When Australia's first Labour Prime Minister in over twenty years, Gough Whitlam, stood by the promise to Papua New Guinea of independence by 1975 he inadvertently caused a fair degree of conflict and panic. Except for a tiny minority of extremists, no one, either inside or outside the country, considered it ready for independence.

But independence it got, starting with self determination in 1973 at which time a crash programme of training was undertaken against the impossible 1975 deadline. Suddenly lowly native clerks were pressure-fed through the system to emerge within a year as heads of sections. Natives in higher positions became heads of departments and politicians, who had done little more than agree or disagree with Australian guidance, found themselves forced to make decisions on which the future of their country depended.

While Australia did not leave them entirely on their own — it continued to grant Papua New Guinea something like 200 million dollars per year aid — the politicians, in my opinion, did a fine, responsible job. Under the leadership of Michael Somare, they rallied the inhabitants together with sayings like 'Bung Onetime' (loosely translated meaning 'let's get together'), and held their country together during a period of enormous doubt and confusion.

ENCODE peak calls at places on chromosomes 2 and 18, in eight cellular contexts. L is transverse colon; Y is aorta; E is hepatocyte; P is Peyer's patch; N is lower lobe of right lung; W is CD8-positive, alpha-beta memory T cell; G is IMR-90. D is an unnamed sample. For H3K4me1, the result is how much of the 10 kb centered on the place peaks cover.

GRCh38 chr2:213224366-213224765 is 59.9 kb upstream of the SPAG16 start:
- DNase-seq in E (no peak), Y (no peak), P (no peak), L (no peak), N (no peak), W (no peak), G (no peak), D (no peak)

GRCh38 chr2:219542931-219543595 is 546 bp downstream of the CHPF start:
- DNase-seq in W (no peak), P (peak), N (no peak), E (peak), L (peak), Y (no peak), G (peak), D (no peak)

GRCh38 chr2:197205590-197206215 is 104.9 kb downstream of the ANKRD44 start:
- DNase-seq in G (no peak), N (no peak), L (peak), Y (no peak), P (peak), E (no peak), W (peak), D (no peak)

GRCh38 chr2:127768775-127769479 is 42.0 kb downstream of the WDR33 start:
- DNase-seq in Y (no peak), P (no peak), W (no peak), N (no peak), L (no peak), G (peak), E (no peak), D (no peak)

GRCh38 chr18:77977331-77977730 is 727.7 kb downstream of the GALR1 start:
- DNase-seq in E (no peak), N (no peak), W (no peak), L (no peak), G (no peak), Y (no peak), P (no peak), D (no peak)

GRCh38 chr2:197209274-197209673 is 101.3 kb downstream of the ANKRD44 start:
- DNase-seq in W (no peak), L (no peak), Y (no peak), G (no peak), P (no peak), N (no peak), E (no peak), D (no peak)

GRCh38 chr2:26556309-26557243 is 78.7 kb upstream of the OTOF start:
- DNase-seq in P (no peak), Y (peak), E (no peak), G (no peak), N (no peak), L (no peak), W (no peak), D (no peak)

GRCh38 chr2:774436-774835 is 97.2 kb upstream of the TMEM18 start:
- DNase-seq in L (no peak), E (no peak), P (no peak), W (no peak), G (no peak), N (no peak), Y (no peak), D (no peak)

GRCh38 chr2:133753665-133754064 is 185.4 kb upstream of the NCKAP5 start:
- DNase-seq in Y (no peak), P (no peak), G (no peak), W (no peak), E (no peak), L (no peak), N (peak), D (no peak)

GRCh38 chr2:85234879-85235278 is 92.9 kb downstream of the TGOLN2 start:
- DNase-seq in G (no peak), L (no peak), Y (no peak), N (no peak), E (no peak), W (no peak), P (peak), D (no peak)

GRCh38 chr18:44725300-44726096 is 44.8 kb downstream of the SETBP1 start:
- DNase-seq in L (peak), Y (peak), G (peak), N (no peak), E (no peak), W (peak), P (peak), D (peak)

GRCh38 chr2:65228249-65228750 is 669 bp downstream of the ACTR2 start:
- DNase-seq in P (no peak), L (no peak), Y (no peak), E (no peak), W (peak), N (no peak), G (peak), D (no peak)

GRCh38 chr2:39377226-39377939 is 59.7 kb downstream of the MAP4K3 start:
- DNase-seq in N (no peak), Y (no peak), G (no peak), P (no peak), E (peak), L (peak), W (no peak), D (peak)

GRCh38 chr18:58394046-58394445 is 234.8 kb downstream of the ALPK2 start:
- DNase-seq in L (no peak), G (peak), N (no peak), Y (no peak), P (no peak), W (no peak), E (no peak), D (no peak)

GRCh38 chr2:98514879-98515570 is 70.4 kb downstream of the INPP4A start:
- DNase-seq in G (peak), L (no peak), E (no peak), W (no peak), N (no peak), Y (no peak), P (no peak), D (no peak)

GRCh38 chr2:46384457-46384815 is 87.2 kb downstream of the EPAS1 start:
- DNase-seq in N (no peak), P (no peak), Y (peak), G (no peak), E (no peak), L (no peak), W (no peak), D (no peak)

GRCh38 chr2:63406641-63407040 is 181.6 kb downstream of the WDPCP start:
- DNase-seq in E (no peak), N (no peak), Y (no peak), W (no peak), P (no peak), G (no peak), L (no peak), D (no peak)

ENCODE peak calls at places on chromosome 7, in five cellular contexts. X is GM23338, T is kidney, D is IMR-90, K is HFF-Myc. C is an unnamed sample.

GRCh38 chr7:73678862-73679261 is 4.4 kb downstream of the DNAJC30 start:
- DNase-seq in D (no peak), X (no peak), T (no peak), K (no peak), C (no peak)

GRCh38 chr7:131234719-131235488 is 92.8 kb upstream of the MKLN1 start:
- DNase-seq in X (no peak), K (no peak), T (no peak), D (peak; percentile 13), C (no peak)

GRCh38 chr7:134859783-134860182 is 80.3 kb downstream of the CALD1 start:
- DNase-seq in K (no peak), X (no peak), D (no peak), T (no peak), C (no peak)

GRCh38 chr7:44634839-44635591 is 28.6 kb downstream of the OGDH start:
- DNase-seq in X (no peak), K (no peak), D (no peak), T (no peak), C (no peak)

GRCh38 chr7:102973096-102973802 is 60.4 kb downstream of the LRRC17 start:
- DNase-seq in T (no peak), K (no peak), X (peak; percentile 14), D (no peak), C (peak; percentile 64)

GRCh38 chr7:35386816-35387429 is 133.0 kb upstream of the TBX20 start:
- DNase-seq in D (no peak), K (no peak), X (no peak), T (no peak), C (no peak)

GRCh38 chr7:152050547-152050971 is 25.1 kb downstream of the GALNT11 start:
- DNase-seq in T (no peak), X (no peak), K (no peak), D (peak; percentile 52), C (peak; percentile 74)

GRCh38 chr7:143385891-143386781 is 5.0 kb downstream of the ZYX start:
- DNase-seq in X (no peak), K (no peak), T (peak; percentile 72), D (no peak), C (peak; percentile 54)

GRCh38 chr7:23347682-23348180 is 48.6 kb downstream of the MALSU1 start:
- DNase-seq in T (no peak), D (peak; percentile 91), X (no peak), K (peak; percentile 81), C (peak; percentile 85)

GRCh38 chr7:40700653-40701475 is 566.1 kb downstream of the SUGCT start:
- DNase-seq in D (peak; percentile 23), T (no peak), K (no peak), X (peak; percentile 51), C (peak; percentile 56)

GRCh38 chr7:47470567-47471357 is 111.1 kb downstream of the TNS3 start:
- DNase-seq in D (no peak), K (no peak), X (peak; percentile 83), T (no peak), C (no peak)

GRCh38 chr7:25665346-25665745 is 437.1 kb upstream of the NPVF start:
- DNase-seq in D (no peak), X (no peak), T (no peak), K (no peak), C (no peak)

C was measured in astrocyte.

Michael Somare continued to rule throughout 1978 when this book was researched and he appears to go from strength to strength despite continual votes of no confidence being brought into the house by the opposition party.

Both parties have excellent platforms and appear to have the country foremost in their minds so it is reasonable to predict that the essence of democracy will prevail in Papua New Guinea regardless of which party rules in the future.

Frankly, I believe the government will slowly shed some of its Australian habits and adopt policies which are more pertinent to a tropical country whose inhabitants, not so very long ago, were eating each other. This is not to say it will revert back, but for example, certain Australian laws which just don't work in this country will inevitably be replaced by laws which take into consideration the tribal past of the people.

Meanwhile — and probably well into the future, Papua New Guinea enjoys political stability and the visitor should not be afraid to visit the country or to invest in it.

That thin white horizontal line in the middle of the photograph above is a column of protestors. Taken in 1966, it was the first organised protest in Papua New Guinea and, to their credit, one of the last.

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